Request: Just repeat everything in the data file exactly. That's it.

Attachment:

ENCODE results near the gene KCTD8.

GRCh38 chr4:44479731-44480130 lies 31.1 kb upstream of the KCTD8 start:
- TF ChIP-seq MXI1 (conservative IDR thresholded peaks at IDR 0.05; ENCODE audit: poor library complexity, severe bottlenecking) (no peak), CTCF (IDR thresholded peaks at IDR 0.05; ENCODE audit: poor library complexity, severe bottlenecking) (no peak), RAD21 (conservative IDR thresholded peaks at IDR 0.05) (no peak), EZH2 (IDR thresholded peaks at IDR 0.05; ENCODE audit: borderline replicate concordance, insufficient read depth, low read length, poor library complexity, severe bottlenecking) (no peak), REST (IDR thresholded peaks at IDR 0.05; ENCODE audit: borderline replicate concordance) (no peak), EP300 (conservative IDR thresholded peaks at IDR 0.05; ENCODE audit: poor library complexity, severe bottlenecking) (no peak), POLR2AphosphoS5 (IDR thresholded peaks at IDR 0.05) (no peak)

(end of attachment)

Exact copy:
ENCODE results near the gene KCTD8.

GRCh38 chr4:44479731-44480130 lies 31.1 kb upstream of the KCTD8 start:
- TF ChIP-seq MXI1 (conservative IDR thresholded peaks at IDR 0.05; ENCODE audit: poor library complexity, severe bottlenecking) (no peak), CTCF (IDR thresholded peaks at IDR 0.05; ENCODE audit: poor library complexity, severe bottlenecking) (no peak), RAD21 (conservative IDR thresholded peaks at IDR 0.05) (no peak), EZH2 (IDR thresholded peaks at IDR 0.05; ENCODE audit: borderline replicate concordance, insufficient read depth, low read length, poor library complexity, severe bottlenecking) (no peak), REST (IDR thresholded peaks at IDR 0.05; ENCODE audit: borderline replicate concordance) (no peak), EP300 (conservative IDR thresholded peaks at IDR 0.05; ENCODE audit: poor library complexity, severe bottlenecking) (no peak), POLR2AphosphoS5 (IDR thresholded peaks at IDR 0.05) (no peak)